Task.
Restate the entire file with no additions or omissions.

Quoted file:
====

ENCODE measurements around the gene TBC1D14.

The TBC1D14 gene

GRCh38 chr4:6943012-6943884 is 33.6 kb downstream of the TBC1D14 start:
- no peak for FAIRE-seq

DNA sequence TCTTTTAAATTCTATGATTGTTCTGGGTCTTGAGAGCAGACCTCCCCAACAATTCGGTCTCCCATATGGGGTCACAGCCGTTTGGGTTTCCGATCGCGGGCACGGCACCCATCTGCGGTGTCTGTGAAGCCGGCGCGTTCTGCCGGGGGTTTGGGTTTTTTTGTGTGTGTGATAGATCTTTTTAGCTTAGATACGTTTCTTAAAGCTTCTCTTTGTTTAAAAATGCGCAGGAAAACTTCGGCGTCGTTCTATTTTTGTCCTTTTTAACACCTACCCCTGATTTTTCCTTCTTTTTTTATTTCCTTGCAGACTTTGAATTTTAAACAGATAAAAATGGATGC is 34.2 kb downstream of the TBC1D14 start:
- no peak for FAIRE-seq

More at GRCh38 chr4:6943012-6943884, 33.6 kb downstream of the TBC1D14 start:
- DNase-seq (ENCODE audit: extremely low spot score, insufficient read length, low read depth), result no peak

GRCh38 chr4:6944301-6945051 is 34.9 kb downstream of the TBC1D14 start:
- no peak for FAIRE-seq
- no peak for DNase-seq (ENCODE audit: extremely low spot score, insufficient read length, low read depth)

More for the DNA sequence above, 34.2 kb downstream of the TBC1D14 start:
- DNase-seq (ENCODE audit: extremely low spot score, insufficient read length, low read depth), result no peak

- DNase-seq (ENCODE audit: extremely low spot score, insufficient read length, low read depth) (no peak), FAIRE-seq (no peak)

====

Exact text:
ENCODE measurements around the gene TBC1D14.

The TBC1D14 gene

GRCh38 chr4:6943012-6943884 is 33.6 kb downstream of the TBC1D14 start:
- no peak for FAIRE-seq

DNA sequence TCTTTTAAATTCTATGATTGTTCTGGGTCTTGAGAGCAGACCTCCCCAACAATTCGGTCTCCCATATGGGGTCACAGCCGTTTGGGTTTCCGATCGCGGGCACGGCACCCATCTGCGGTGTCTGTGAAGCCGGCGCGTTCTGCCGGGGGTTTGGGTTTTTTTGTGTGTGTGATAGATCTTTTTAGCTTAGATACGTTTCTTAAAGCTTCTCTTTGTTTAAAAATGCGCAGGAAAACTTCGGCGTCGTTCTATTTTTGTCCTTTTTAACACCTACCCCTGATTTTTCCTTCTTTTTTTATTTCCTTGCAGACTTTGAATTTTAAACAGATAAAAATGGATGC is 34.2 kb downstream of the TBC1D14 start:
- no peak for FAIRE-seq

More at GRCh38 chr4:6943012-6943884, 33.6 kb downstream of the TBC1D14 start:
- DNase-seq (ENCODE audit: extremely low spot score, insufficient read length, low read depth), result no peak

GRCh38 chr4:6944301-6945051 is 34.9 kb downstream of the TBC1D14 start:
- no peak for FAIRE-seq
- no peak for DNase-seq (ENCODE audit: extremely low spot score, insufficient read length, low read depth)

More for the DNA sequence above, 34.2 kb downstream of the TBC1D14 start:
- DNase-seq (ENCODE audit: extremely low spot score, insufficient read length, low read depth), result no peak

- DNase-seq (ENCODE audit: extremely low spot score, insufficient read length, low read depth) (no peak), FAIRE-seq (no peak)